The most famous such deal resolved Russia’s January 2006 gas cutoff to Ukraine. It was brokered by Russian organized criminal Semyon Mogilevich, on behalf of a shady Swiss company called RosUkrEnergo, which was jointly controlled by Gazprom and one of Ukraine’s most powerful oligarchs, Dmitriy Firtash. Under U.S. federal indictment for bribery, Firtash has been a key donor to virtually every top Ukrainian politician since the Orange Revolution of 2004 (perhaps with the exception of current President Poroshenko).
The RosUkrEnergo deal underscores the nexus of natural gas, Russian organized crime, and Ukrainian politics, which has generated legal and political vulnerabilities Moscow enthusiastically exploits. These opportunities for breathtaking self-enrichment have won Moscow loyalty of ousted President Yanukovych and many other top Ukrainian politicians, while hamstringing the state’s legitimate decision-making, especially in times of crisis such as Ukraine’s current war with Russia.
Unless he can stem this torrent of corruption in Ukraine’s natural gas sector, Ukraine’s new President, Petro Poroshenko, risks a dual threat: failing to defeat Russian-supported separatists in eastern Ukraine; and a new wave of protests by Ukraine’s vibrant civil society this autumn. Last week’s announcement of the breakup of Ukraine’s notoriously opaque national gas company, Naftohaz Ukrayiny, into three independent companies is a big and positive step. The EU can further help by pressing for three key measures: (1) Kyiv installs a gas metering station at Ukraine’s border with Russia; (2) Brussels acquires oversight and/or partial control of Ukraine’s gas transit system; and (3) Moscow accepts a single Russian gas price for all EU member states at Russia’s border, (with transit costs across Ukraine determined by a transparent formula and without middlemen).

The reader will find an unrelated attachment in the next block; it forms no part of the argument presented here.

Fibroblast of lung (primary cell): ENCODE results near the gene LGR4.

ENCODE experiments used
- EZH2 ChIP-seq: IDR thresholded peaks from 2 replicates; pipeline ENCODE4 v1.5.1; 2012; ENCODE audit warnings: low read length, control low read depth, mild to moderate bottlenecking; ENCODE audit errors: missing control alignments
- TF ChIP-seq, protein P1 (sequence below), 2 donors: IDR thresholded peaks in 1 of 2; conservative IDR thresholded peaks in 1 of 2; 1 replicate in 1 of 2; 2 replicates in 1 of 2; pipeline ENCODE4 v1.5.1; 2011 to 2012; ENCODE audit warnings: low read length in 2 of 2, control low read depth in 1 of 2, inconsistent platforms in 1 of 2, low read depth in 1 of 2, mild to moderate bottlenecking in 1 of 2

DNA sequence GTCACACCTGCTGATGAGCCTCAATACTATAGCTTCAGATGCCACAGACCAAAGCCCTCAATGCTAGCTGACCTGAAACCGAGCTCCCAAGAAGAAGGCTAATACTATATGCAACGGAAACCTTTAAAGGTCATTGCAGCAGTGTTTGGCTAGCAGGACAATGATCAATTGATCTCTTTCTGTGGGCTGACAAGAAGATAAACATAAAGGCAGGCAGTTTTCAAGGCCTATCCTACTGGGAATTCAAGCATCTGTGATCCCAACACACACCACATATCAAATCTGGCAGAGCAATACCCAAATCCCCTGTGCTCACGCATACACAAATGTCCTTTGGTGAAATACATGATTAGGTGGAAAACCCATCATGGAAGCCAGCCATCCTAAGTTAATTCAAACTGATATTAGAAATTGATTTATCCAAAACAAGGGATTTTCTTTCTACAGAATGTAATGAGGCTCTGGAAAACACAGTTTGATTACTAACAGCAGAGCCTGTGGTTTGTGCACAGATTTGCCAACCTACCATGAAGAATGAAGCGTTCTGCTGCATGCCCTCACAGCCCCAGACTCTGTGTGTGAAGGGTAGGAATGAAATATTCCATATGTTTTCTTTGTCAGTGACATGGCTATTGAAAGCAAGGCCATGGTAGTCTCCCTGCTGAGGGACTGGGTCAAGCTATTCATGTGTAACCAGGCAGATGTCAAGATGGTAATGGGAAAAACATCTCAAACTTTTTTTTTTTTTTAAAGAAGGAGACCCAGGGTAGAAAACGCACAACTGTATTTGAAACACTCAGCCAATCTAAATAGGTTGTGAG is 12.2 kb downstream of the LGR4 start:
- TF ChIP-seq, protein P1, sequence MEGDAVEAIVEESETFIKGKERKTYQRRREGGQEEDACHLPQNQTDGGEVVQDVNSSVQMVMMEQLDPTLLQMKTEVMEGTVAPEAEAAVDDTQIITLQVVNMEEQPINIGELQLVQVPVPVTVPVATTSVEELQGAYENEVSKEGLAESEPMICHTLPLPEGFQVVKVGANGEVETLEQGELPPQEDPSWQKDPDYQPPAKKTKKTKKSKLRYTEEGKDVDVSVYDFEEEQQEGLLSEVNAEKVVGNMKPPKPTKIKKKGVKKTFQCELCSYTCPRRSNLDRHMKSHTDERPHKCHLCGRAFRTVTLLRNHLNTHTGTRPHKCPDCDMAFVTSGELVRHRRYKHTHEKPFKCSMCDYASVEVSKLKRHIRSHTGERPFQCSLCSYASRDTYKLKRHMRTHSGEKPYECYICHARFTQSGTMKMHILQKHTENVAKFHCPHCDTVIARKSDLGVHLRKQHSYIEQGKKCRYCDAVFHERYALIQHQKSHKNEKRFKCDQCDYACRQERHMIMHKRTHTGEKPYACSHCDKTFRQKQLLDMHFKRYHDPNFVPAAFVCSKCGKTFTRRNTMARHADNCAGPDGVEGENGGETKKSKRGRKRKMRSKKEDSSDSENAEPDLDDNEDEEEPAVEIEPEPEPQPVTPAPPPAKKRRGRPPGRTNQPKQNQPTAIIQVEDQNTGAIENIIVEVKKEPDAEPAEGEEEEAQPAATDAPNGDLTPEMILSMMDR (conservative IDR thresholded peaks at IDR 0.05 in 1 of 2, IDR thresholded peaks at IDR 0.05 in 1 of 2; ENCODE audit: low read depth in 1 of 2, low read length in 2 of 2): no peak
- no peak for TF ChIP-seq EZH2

Moscow will resist, preferring to continue its divide-and-conquer approach of pursuing gas deals with individual EU member states, while threatening them to take Russian gas elsewhere if they push back too intensely. This is precisely what Russia’s May 21 gas deal with China is about. Aiming to intimidate the EU into a softer line regarding its war against Ukraine, Russia settled on an uneconomic arrangement with China, caving in to Beijing’s demand for a lower price after holding out for over 10 years for a higher one. The gas sales price of $350 million per thousand cubic meters is 42 percent cheaper than Lithuania’s, and so low that it will likely depress natural gas prices throughout the Far East. Moreover, the deal requires at least $50 billion in new infrastructure, which must be repaid from these cheap gas sales.
In short, the China deal makes little economic sense for Russia and is instead a political bluff. In reality, Russia is positioned to rely on EU gas markets for decades to come, given its massive pipeline network that currently supplies the EU over 4 times as much gas as foreseen by the China deal. And, Russia’s dependence on European markets is set to grow through expansion of Gazprom’s Nord Stream pipeline under the Baltic Sea and possible development of the South Stream pipeline under the Black Sea.
Europe should call Russia’s bluff and demand changes in how it deals with Russia on natural gas, insisting on a single Russian price for all EU consumers. This would not only allow the EU to manage Moscow more effectively; it would also take advantage of President Poroshenko’s urgent need to tackle Ukraine’s massive corruption and thereby help Ukraine emerge as a stable and prosperous country, which Moscow is less tempted to undermine.